University of Stirling News Release

15 January 2001


Whilst women are increasingly reporting and presenting the news they are rarely news subjects.

That is the main result, just announced, of a massive global media monitoring project held on 1st February 2000. This involved hundreds of volunteers in 70 countries. Staff from Stirling University’s Media Research Institute monitored the Scottish media for the project.

Who Makes the News? The Global Media Monitoring Project 2000 (publishers-the World Association for Christian Communication (WACC)) provides a snap-shot of the portrayal and representation of women in the world's news media. Not much has changed since 1995 when, on 18th January, 71 countries took part in the first global media monitoring project organised by MediaWatch Canada. That study found that women comprised 43% of news presenters and reporters but accounted for only 17% of news subjects. The 2000 study aimed to assess the situation of women in media five years on; at the start of the 21st century, it reveals that women account for 41% of the presenters and reporters of the world's news but only 18% of news subjects.

The report confirms many concerns raised over the last decade by women media activists. Women make up 56% of TV presenters, but only 28% of radio reporters and 26% of reporters in newspapers. As TV presenters they form a majority in the 20-34 year age group but tend to disappear after 50.

Globally women appeared more often as victims than men - 19% of female news subjects compared to 7% of male news subjects. In the UK, where women had a large share of news making roles (37%), 68% of these appeared in stories on crime and 55% were portrayed as victims. This was undoubtedly due to the fact that the international day of monitoring coincided with the guilty verdict against Dr Harold Shipman for the murder of 15 of his female patients.

Although in the UK women appeared predominantly as victims, the fact that they were just 13% of politicians and government spokespersons suggests that in all other respects women's presence in the news was much in line with the rest of Europe. By contrast women made up some 17% of politicians in the Scottish media indicating a marginal increase against the UK average. However, this remains significantly lower than the representation of women in the Scottish Parliament which stands at 37%.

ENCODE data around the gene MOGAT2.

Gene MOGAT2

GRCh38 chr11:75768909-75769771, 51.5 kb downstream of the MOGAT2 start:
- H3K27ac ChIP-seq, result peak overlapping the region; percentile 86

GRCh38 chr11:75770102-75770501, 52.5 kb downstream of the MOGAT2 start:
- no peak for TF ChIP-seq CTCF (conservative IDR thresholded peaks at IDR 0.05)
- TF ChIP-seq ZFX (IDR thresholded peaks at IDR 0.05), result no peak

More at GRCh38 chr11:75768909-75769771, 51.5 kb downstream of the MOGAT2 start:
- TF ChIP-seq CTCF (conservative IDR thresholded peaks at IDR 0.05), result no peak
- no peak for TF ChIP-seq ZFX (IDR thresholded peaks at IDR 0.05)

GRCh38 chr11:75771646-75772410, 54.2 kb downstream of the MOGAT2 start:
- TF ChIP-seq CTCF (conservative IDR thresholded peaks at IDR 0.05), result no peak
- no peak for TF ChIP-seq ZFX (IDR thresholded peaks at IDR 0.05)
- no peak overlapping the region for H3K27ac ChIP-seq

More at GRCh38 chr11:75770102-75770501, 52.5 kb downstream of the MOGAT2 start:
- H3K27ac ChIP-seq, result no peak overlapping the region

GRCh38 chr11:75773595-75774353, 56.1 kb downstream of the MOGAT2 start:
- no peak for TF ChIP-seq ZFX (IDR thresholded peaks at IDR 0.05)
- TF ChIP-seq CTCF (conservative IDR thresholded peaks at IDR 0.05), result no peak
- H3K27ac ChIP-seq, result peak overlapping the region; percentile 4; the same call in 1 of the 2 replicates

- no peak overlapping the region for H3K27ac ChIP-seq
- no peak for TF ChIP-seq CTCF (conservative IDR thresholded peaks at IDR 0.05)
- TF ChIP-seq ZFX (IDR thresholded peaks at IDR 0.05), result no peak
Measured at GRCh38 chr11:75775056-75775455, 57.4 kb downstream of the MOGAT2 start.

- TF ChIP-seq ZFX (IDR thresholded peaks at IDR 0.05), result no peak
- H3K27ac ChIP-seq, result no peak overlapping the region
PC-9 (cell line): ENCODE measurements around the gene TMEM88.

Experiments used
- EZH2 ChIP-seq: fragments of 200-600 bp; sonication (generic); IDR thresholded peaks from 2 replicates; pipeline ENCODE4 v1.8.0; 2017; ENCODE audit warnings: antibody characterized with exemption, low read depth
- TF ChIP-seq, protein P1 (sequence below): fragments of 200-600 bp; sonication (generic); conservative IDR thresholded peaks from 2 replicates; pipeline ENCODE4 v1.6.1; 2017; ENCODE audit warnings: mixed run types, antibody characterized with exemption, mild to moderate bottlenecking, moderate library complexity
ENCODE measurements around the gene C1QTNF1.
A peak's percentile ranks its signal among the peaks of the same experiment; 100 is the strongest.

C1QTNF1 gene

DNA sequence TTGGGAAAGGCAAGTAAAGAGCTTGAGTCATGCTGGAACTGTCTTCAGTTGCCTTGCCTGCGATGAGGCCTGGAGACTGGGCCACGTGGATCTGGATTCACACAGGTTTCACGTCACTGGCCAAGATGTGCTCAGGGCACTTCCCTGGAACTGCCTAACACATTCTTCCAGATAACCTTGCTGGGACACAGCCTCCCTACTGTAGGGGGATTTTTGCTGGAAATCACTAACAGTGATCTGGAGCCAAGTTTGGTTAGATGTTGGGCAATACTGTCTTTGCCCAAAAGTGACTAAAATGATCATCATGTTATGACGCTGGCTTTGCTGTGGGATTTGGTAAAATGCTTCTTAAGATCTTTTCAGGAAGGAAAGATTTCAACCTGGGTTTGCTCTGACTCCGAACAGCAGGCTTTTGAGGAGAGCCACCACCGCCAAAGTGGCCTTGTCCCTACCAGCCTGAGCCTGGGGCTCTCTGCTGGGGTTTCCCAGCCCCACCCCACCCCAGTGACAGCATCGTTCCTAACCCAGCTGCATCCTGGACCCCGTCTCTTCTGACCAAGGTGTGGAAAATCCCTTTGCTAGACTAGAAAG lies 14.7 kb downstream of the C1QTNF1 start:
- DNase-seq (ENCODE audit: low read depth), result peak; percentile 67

Women's positions and occupations in society reflect stereotypes: women were a majority in one category, as home-makers (81%). They accounted for only 10% of politicians and only 9% of athletes. Twenty-five percent of all female news subjects had no stated occupation, compared with 9% of male news subjects.

" Who Makes the News? exposes a serious lack of diversity in the news and a media industry which has failed to address its own discriminatory practices" says WACC Director, Teresita Hermano who also points out: "How many times have we heard the excuse that media are just a reflection of what is happening in reality? Yet how many times do we really see our views and lives reflected?" "WACC hopes that the results of this important project, which has helped democratise and demystify research and demonstrated the strength of the international women's movement will be used by educators and campaigners to challenge media producers, journalists and media educators on their ideas of what news is."

Dr David Miller who co-ordinated the Scottish research at the Stirling Media Research Institute noted that "the Scottish media overall seemed to feature more women than its counterparts in the rest of the UK" "However" he added "the media have a long way to go towards representing the reality of women’s lives and participation in society. Women make up more than half the population and are 37% of our elected MSPs yet the Scottish media seem reluctant to solicit their views on political stories. The message here is that journalists need to rethink their approach to covering politics and feature women’s voices as a matter of routine".